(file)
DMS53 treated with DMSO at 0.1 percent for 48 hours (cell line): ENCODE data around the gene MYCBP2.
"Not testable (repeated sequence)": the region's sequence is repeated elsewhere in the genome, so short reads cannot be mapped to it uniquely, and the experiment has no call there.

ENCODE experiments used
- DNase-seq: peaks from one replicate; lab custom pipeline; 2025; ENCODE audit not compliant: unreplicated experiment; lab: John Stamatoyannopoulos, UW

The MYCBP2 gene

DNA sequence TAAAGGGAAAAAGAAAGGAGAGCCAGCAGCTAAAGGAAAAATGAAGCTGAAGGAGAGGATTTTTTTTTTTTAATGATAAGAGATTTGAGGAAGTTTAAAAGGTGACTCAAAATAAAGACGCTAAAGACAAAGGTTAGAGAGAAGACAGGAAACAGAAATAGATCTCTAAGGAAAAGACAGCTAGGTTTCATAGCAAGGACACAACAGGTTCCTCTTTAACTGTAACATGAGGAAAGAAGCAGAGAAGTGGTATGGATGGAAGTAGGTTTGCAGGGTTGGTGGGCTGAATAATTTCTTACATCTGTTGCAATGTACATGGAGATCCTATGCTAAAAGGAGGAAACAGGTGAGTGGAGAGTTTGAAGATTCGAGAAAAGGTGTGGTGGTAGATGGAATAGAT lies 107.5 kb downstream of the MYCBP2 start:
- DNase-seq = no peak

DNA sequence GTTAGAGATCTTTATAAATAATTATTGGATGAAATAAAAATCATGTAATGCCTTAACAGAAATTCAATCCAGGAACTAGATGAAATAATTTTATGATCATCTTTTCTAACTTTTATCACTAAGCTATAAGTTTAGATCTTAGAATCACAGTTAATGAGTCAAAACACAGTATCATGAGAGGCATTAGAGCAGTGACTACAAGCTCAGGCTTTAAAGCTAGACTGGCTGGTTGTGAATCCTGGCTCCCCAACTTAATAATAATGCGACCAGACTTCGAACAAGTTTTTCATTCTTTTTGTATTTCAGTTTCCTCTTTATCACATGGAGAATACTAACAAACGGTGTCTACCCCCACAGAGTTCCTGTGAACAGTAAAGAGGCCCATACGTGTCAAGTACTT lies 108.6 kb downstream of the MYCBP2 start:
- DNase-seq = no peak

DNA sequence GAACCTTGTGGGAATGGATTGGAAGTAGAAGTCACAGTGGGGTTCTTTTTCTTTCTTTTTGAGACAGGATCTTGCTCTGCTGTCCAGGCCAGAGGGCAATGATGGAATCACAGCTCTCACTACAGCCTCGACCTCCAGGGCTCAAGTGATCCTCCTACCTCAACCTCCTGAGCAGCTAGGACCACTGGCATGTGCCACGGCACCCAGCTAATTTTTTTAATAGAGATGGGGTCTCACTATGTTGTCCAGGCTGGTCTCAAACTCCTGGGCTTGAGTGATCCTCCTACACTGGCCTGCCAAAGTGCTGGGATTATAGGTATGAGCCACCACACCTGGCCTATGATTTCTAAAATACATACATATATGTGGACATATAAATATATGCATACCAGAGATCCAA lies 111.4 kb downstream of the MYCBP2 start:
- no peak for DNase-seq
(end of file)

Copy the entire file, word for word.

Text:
DMS53 treated with DMSO at 0.1 percent for 48 hours (cell line): ENCODE data around the gene MYCBP2.
"Not testable (repeated sequence)": the region's sequence is repeated elsewhere in the genome, so short reads cannot be mapped to it uniquely, and the experiment has no call there.

ENCODE experiments used
- DNase-seq: peaks from one replicate; lab custom pipeline; 2025; ENCODE audit not compliant: unreplicated experiment; lab: John Stamatoyannopoulos, UW

The MYCBP2 gene

DNA sequence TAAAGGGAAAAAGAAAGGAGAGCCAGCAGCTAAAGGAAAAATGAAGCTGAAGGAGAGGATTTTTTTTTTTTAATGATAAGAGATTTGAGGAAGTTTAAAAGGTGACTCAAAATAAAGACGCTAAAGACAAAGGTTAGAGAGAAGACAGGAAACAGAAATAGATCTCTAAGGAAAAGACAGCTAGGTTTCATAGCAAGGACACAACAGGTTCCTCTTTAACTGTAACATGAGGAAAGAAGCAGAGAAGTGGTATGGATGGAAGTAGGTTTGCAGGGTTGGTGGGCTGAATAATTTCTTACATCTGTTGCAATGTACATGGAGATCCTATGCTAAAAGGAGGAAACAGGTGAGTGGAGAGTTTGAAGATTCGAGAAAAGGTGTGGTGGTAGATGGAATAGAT lies 107.5 kb downstream of the MYCBP2 start:
- DNase-seq = no peak

DNA sequence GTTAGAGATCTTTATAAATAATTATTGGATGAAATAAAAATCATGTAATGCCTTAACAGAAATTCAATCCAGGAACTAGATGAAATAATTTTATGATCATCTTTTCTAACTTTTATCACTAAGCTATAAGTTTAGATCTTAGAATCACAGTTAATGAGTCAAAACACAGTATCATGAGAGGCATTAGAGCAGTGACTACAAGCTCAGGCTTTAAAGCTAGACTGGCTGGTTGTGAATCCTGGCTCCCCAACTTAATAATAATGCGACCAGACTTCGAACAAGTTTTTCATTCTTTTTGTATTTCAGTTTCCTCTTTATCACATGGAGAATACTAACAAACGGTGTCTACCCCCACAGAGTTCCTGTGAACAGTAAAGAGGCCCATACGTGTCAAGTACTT lies 108.6 kb downstream of the MYCBP2 start:
- DNase-seq = no peak

DNA sequence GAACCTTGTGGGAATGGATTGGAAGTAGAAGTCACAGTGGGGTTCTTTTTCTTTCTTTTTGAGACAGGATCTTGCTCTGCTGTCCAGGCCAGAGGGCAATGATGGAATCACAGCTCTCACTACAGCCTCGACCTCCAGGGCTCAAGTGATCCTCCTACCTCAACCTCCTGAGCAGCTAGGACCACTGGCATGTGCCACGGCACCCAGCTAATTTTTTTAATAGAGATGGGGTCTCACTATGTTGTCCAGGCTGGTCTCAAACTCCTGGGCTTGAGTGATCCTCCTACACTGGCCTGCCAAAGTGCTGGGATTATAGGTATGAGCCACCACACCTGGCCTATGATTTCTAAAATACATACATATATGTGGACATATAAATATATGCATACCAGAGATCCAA lies 111.4 kb downstream of the MYCBP2 start:
- no peak for DNase-seq